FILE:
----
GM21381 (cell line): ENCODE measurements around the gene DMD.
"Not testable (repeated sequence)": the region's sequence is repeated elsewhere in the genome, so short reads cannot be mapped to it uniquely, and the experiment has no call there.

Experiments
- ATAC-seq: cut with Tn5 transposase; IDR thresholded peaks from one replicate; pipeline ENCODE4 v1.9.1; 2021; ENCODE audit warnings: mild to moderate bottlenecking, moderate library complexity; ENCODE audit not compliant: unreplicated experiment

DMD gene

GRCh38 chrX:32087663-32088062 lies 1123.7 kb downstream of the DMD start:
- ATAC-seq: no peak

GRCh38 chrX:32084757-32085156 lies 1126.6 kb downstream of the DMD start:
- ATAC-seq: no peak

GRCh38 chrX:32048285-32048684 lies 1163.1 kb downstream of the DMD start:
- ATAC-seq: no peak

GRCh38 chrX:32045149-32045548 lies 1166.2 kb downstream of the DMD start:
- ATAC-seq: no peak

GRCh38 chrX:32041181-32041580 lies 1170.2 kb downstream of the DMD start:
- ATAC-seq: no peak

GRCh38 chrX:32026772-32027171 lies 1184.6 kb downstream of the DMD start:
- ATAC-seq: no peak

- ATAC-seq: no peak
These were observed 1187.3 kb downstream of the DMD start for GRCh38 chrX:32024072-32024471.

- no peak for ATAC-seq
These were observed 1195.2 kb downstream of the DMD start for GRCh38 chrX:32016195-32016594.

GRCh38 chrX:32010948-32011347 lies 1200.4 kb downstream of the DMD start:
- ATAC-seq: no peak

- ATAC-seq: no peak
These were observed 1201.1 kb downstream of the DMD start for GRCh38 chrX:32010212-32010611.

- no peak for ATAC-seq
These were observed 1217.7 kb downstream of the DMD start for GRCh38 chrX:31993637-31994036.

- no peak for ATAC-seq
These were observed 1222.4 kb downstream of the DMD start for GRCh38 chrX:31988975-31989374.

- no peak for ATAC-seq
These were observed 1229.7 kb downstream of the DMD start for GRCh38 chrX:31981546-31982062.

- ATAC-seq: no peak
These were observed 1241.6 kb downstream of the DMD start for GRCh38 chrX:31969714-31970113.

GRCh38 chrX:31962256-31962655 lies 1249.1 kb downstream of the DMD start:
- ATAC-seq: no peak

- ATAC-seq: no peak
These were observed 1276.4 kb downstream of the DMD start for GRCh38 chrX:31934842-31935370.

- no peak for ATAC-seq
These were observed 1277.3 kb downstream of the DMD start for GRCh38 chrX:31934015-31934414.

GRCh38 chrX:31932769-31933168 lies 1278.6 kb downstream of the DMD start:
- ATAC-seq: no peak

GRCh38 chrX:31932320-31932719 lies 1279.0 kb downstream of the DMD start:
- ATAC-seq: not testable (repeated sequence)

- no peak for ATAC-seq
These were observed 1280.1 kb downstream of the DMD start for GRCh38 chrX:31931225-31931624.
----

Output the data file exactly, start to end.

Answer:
GM21381 (cell line): ENCODE measurements around the gene DMD.
"Not testable (repeated sequence)": the region's sequence is repeated elsewhere in the genome, so short reads cannot be mapped to it uniquely, and the experiment has no call there.

Experiments
- ATAC-seq: cut with Tn5 transposase; IDR thresholded peaks from one replicate; pipeline ENCODE4 v1.9.1; 2021; ENCODE audit warnings: mild to moderate bottlenecking, moderate library complexity; ENCODE audit not compliant: unreplicated experiment

DMD gene

GRCh38 chrX:32087663-32088062 lies 1123.7 kb downstream of the DMD start:
- ATAC-seq: no peak

GRCh38 chrX:32084757-32085156 lies 1126.6 kb downstream of the DMD start:
- ATAC-seq: no peak

GRCh38 chrX:32048285-32048684 lies 1163.1 kb downstream of the DMD start:
- ATAC-seq: no peak

GRCh38 chrX:32045149-32045548 lies 1166.2 kb downstream of the DMD start:
- ATAC-seq: no peak

GRCh38 chrX:32041181-32041580 lies 1170.2 kb downstream of the DMD start:
- ATAC-seq: no peak

GRCh38 chrX:32026772-32027171 lies 1184.6 kb downstream of the DMD start:
- ATAC-seq: no peak

- ATAC-seq: no peak
These were observed 1187.3 kb downstream of the DMD start for GRCh38 chrX:32024072-32024471.

- no peak for ATAC-seq
These were observed 1195.2 kb downstream of the DMD start for GRCh38 chrX:32016195-32016594.

GRCh38 chrX:32010948-32011347 lies 1200.4 kb downstream of the DMD start:
- ATAC-seq: no peak

- ATAC-seq: no peak
These were observed 1201.1 kb downstream of the DMD start for GRCh38 chrX:32010212-32010611.

- no peak for ATAC-seq
These were observed 1217.7 kb downstream of the DMD start for GRCh38 chrX:31993637-31994036.

- no peak for ATAC-seq
These were observed 1222.4 kb downstream of the DMD start for GRCh38 chrX:31988975-31989374.

- no peak for ATAC-seq
These were observed 1229.7 kb downstream of the DMD start for GRCh38 chrX:31981546-31982062.

- ATAC-seq: no peak
These were observed 1241.6 kb downstream of the DMD start for GRCh38 chrX:31969714-31970113.

GRCh38 chrX:31962256-31962655 lies 1249.1 kb downstream of the DMD start:
- ATAC-seq: no peak

- ATAC-seq: no peak
These were observed 1276.4 kb downstream of the DMD start for GRCh38 chrX:31934842-31935370.

- no peak for ATAC-seq
These were observed 1277.3 kb downstream of the DMD start for GRCh38 chrX:31934015-31934414.

GRCh38 chrX:31932769-31933168 lies 1278.6 kb downstream of the DMD start:
- ATAC-seq: no peak

GRCh38 chrX:31932320-31932719 lies 1279.0 kb downstream of the DMD start:
- ATAC-seq: not testable (repeated sequence)

- no peak for ATAC-seq
These were observed 1280.1 kb downstream of the DMD start for GRCh38 chrX:31931225-31931624.